COLUMBUS Barack Obama came out swinging yesterday against presumptive Republican presidential nominee John McCain as if next week s Ohio primary
election were already over.
At a rally with about 8,000 people at Ohio State University, the Illinois senator bristled at Mr. McCain s reaction to Mr. Obama s response to a debate question
Tuesday night in Cleveland.
Mr. Obama said he would consider using military force within Iraq to strike al-Qaeda if the terrorist group establishes a base there after he withdraws U.S. troops, as he has promised to do as president.
Mr. McCain was campaigning in Texas, which also holds its primary Tuesday, when he mocked Mr. Obama s statement.
I have some news, he said. Al-Qaeda is in Iraq. It s called al-Qaeda in Iraq.
Mr. Obama continued the news flashes 1,000 miles away.
I have news for John McCain, he said to cheers from the crowd. There was no such thing as al-Qaeda in Iraq until George Bush invaded the country. I ve got some news for John McCain We took our eye off the people who were responsible for 9/11. That would be al-Qaeda in Afghanistan.
"John McCain wants to follow Osama bin Laden to the gates of hell, but all he s done is follow George Bush, he said.
During Tuesday s debate in Cleveland, NBC moderator Tim Russert questioned Mr. Obama and Hillary Clinton as to whether they d be willing to again use American troops to quell a civil war or insurrection in Iraq.
Mr. Obama responded that if al-Qaeda is forming a base in Iraq, then we will have to act in a way that secures the American homeland and our interests abroad.
Both he and Mrs. Clinton have pledged to begin withdrawing troops from Iraq soon after taking office in January, 2009. With polls showing him closing the gap with Mrs. Clinton in what is considered a do-or-die state for her struggling campaign,
Mr. Obama made only passing references to his opponent in next Tuesday s primary.
His chief target was Mr. McCain, the former Vietnam prisoner of war who has made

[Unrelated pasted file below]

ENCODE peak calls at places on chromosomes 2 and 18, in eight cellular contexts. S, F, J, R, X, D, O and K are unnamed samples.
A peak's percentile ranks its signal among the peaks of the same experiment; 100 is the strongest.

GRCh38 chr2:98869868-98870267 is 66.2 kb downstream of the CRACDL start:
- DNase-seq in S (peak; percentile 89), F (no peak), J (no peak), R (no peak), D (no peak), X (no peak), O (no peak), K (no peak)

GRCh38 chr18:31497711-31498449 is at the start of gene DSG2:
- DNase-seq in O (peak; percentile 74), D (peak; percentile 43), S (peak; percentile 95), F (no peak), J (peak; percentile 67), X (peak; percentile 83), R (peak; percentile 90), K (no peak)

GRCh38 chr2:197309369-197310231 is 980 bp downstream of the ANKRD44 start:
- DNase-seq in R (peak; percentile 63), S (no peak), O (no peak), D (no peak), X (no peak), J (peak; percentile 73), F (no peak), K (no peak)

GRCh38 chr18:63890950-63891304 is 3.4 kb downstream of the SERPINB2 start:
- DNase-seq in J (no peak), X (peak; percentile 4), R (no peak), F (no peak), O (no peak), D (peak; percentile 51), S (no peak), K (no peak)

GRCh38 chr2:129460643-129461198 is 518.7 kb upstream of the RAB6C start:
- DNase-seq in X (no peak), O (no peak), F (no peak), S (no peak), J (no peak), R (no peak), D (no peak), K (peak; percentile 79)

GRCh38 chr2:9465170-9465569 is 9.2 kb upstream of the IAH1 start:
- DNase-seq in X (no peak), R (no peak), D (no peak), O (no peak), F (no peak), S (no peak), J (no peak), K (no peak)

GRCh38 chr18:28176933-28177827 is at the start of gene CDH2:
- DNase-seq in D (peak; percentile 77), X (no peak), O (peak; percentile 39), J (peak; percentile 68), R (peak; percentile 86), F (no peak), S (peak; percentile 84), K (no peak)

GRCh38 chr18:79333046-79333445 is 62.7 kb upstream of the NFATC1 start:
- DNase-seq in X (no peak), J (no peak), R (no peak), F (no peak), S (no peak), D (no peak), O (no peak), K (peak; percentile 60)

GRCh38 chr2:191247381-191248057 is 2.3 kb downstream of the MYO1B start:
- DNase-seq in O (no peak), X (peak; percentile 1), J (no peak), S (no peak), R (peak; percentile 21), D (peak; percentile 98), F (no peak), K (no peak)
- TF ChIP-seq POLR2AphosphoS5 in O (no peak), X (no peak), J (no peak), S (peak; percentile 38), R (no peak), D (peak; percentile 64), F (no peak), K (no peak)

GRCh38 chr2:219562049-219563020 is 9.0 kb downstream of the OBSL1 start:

foreign policy and his support for the unpopular war in Iraq the cornerstone of his campaign.
Today, thanks to the troop surge that Sens. Clinton and Obama opposed, our soldiers have al-Qaeda in Iraq on the run, Mr. McCain said. If Sens. Clinton and Obama have their way, al-Qaeda in Iraq will be resurgent and given a new lease on life, putting U.S. forces back on the defensive, he said.
In his 47-minute speech shortly before flying to Texas, Mr. Obama described Mr. McCain as a genuine American hero.
He deserves our respect, but when it comes to policy, John McCain is looking backward, he said. He s tied to the failed policies of George Bush. He s not
going to change.
A University of Cincinnati Ohio Poll released today suggested Mr. Obama has a better chance at beating Mr. McCain in Ohio than Mrs. Clinton, although hypothetical November matchups in either case remain statistical dead heats.
If the election were held today, 48 percent said they d vote for Mr. Obama and 47 percent for Mr. McCain. In a Clinton-McCain contest, Mr. McCain would get 51 percent of the vote to Mrs. Clinton s 47 percent. Both results are within the margin of error of plus or minus 3 percent.
Despite voting twice for President Bush, Republican Bonnie Schutte, 45, of Mount Vernon, said she hopes to vote for Mr. Obama in November.
If he doesn t win the Democratic nomination, she said she may prefer to stay home rather than vote for Mr. McCain or Mrs. Clinton.
I ve never done that before, she said. For the past 16 years, it s been the lesser of two evils. This time I m very excited to choose Obama.
Contact Jim Provance at: firstname.lastname@example.org or 614-221-0496.
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